Taste great

Someone once said the rich are different. They have libraries named after them. They wear clothes that cost more than most people's cars, and jewelry that could be exchanged for a condo. They have huge oil paintings of dead relatives hanging in their family estates -- which have names like "Manderley" and "Three Pines." They have class. They have style. But the biggest difference between them and us, at least as we would like to believe, is that they have cash. In that respect, they are certainly different.

Someone else once said that Robin Leach, the host of the 1983-1997 TV show Lifestyles of the Rich and Famous, is different. That we cannot deny. He has something, a certain je ne sais quoi, most of us will never have, no matter how much money, fame, or loud items of clothing we obtain. Through his TV program, Leach came to be identified with wealth. Not reserved, old-money, respectable wealth, but big, new, extravagant, spend-it-while-you-got-it wealth. Taste, however, was not the show's drawing point.

That Robin Leach has been selected to host the Tour of Taste, an annual KERA fund-raising shindig, is therefore odd. Tour of Ostentation or Gaudiness or Quote-Unquote Taste, maybe. Tour of Tackiness, possibly. But tour of taste?

But maybe that's just a semantic quibble. Fact is, Leach does know how to spend money. If you came into an enormous amount of money overnight, what would you do with it? Buy a fast car, sure; a big house, of course, with some chichi antiques and expensive rugs and stuff to fancy it up (rule of thumb: you can never have too much gilt). But if we had unbounded fortune, we would a.) quit our job, at least for a while, and b.) travel.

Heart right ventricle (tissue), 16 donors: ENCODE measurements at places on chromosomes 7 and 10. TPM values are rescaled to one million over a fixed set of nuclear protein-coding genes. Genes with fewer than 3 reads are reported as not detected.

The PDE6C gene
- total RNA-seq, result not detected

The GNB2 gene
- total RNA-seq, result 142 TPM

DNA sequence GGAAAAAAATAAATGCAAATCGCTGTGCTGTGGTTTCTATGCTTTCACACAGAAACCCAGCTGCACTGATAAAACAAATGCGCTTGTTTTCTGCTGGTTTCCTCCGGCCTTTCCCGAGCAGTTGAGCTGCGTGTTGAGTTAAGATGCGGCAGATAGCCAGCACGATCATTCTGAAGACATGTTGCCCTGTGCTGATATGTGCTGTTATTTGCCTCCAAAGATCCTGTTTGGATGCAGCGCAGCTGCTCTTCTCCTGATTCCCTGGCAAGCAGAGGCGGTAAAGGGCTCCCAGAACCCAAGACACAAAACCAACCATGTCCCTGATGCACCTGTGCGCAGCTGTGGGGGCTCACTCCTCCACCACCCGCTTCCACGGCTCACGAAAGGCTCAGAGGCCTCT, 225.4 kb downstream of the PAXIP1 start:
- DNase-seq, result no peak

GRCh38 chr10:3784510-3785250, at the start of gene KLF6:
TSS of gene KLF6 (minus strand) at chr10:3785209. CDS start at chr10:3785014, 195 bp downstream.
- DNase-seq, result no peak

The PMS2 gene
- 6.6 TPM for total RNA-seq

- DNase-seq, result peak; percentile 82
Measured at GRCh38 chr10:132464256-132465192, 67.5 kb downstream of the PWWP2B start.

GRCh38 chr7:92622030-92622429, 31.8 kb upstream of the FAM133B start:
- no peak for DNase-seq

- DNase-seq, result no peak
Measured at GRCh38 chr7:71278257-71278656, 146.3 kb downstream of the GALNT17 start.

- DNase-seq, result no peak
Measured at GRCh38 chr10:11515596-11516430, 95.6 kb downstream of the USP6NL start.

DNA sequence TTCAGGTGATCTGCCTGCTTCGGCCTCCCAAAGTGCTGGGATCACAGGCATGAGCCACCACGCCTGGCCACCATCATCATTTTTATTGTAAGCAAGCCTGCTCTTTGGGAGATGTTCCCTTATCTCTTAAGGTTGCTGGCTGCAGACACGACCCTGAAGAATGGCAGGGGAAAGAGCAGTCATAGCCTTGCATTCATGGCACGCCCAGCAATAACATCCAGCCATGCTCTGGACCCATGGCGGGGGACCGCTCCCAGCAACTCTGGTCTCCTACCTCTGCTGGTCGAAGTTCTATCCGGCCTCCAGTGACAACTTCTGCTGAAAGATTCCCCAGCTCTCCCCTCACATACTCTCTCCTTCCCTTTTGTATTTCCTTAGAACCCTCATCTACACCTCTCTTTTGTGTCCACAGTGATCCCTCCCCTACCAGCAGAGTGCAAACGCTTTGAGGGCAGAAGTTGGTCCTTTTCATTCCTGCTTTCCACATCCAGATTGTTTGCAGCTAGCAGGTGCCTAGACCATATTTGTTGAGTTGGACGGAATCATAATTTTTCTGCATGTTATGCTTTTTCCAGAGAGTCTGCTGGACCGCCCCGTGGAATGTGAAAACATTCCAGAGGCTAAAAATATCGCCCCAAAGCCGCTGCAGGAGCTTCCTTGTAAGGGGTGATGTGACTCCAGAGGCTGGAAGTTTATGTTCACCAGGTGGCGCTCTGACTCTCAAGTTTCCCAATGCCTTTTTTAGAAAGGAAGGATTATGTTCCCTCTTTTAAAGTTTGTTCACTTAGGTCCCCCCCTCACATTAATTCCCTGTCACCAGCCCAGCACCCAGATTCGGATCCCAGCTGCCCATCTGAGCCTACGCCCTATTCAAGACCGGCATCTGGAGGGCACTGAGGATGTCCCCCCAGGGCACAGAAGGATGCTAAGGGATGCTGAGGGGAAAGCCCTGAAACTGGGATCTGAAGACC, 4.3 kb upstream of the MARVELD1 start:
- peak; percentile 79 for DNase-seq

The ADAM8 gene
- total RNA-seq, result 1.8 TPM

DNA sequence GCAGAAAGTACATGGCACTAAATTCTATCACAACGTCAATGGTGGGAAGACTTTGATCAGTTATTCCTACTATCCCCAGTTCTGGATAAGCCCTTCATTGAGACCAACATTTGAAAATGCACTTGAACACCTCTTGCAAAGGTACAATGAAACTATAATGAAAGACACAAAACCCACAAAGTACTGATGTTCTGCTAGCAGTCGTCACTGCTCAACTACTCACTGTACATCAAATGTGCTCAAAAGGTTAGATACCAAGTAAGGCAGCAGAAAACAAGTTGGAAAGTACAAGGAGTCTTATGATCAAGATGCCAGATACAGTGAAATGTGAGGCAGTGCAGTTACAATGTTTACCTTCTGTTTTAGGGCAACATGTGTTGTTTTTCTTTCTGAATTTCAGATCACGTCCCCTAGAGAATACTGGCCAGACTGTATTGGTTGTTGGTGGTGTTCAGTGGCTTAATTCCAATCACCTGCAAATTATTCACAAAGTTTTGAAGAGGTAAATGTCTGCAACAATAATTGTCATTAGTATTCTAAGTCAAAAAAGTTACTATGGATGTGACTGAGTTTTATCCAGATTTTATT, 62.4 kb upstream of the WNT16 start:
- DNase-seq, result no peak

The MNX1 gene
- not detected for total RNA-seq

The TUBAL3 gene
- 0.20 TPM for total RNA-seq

It's this luxury that the Tour of Taste has as its focus. And not just run-of-the-mill travel, but exotic travel, to the kinds of places visited only by the very rich or the poor and brave: Bali, the Galapagos Islands, Indonesia, Anguilla, Thailand. Trips to these destinations and others will be auctioned off at the event, which will also feature food prepared by some of Dallas' premier restaurants, along with a wine tasting. One of the evening's biggest draws is the raffle of a Jaguar, for which tickets are $100 (note that you need significant disposable income to have a chance at winning a fancy car; head to the mall for your free chance to win a Beretta).

Even if you can't afford to buy raffle tickets or one of the trips, you, too, can be part of the Tour of Taste, as it's just $45 to get in. At that price, though, don't expect to rub elbows with the rich.

Larra Ann Keel